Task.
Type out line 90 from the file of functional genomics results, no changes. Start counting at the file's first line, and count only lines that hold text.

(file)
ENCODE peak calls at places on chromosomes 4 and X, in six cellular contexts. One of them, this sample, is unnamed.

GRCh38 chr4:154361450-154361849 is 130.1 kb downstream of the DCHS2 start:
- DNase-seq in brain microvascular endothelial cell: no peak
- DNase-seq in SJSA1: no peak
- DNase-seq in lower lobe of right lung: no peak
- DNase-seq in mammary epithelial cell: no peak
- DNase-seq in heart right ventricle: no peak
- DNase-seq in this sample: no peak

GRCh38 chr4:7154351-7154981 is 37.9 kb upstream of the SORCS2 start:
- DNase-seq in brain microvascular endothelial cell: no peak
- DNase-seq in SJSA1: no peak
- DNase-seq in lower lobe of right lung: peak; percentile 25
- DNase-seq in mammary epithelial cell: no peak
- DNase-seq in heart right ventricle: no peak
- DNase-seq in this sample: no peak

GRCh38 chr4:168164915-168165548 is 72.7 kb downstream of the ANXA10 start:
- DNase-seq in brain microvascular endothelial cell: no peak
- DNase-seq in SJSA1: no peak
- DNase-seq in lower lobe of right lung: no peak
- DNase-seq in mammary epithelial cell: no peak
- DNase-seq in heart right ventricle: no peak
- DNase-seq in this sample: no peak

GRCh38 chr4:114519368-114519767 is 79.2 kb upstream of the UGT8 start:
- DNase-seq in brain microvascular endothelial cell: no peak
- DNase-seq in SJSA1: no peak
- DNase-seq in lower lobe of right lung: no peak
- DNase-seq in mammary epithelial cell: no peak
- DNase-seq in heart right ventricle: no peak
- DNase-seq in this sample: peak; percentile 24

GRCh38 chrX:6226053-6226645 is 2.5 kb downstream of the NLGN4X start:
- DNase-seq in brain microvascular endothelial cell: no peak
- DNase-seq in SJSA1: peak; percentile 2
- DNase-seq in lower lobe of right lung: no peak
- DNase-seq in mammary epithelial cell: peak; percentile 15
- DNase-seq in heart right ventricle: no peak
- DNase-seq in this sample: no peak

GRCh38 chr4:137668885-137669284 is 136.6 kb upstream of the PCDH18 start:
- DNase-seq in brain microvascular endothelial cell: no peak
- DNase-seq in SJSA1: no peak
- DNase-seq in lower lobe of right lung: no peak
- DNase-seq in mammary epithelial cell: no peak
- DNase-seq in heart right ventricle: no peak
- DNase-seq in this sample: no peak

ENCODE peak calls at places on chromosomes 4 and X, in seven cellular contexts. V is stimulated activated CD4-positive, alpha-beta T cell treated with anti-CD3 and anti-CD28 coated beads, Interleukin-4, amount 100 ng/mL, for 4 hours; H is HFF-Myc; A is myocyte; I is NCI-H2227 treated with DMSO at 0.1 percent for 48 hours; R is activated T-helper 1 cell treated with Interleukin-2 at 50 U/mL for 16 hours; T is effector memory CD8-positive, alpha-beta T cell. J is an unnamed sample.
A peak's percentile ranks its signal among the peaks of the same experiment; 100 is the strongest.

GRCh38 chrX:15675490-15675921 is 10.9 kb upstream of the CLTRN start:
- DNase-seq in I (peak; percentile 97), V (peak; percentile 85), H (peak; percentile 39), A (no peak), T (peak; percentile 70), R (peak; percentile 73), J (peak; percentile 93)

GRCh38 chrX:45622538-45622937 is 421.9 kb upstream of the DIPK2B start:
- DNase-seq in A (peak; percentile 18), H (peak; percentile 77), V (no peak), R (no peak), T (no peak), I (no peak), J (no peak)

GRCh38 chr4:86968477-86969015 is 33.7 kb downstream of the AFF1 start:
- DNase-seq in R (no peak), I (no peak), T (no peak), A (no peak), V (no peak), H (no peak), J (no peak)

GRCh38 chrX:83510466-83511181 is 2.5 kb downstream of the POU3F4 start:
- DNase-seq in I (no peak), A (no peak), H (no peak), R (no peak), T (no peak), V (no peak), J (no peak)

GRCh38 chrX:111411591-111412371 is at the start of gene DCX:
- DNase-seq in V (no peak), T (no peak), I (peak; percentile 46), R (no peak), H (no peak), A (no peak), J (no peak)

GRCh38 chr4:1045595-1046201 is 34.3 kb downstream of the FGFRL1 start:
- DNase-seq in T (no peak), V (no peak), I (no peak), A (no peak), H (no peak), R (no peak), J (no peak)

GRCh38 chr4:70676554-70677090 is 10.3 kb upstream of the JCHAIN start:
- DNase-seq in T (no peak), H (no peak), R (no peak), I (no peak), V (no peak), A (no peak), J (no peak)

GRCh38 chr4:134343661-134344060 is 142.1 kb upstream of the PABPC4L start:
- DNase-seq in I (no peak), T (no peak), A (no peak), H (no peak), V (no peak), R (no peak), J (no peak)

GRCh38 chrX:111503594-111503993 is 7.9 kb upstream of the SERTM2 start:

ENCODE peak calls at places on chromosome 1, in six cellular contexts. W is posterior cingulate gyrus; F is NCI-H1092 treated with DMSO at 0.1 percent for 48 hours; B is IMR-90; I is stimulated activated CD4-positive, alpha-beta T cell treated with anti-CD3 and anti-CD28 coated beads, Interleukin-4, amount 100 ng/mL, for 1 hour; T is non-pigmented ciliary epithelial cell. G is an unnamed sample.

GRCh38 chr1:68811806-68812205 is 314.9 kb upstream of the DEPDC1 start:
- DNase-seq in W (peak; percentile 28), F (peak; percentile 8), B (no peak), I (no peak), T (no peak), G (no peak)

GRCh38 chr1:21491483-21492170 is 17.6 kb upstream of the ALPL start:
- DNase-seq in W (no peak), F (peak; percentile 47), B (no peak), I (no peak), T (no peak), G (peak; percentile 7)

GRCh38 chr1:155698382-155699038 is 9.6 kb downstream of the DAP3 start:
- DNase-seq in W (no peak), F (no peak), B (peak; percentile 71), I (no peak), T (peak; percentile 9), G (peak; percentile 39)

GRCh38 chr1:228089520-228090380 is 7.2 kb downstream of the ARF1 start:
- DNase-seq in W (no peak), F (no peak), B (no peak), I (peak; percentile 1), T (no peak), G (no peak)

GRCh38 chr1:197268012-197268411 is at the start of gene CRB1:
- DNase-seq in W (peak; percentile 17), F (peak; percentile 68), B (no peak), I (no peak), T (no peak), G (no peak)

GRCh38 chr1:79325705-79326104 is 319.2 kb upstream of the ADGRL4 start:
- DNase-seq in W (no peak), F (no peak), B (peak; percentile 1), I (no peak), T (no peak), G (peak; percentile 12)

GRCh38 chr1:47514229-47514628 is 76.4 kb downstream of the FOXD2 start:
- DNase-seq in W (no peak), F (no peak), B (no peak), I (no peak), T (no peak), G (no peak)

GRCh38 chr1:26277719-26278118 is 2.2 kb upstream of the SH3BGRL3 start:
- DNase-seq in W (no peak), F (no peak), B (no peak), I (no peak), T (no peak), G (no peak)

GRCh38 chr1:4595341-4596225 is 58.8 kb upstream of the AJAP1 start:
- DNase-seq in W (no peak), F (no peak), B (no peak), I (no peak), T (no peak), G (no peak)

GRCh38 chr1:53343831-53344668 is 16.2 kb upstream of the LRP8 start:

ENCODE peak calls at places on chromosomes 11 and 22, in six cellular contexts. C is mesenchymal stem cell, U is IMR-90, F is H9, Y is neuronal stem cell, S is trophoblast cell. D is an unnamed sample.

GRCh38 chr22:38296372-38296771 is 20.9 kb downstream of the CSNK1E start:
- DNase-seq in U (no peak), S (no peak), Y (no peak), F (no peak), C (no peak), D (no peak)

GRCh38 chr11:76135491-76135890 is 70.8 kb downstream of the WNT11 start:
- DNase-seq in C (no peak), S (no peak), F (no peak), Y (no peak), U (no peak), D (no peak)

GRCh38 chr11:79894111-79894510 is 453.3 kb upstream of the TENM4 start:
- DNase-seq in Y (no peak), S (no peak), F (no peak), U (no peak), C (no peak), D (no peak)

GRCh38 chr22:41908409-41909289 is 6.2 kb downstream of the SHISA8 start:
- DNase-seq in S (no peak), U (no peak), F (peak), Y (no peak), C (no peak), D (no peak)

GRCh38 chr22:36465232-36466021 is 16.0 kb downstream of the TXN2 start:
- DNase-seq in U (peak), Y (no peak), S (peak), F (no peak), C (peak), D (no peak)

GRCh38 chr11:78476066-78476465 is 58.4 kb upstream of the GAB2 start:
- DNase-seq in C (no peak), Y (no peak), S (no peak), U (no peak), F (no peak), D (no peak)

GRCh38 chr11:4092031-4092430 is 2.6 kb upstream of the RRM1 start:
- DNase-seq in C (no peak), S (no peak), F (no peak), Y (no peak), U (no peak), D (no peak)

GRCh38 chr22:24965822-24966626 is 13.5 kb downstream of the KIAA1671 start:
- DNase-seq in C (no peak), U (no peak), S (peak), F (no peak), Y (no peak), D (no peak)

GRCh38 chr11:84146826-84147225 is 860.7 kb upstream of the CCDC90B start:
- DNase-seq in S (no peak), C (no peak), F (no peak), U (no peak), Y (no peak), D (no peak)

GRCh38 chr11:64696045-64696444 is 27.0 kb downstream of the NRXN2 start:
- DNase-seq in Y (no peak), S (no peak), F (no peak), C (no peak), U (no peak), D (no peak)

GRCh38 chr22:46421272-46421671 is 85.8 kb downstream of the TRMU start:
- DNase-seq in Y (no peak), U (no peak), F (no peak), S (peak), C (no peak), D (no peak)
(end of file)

GRCh38 chr22:41908409-41909289 is 6.2 kb downstream of the SHISA8 start: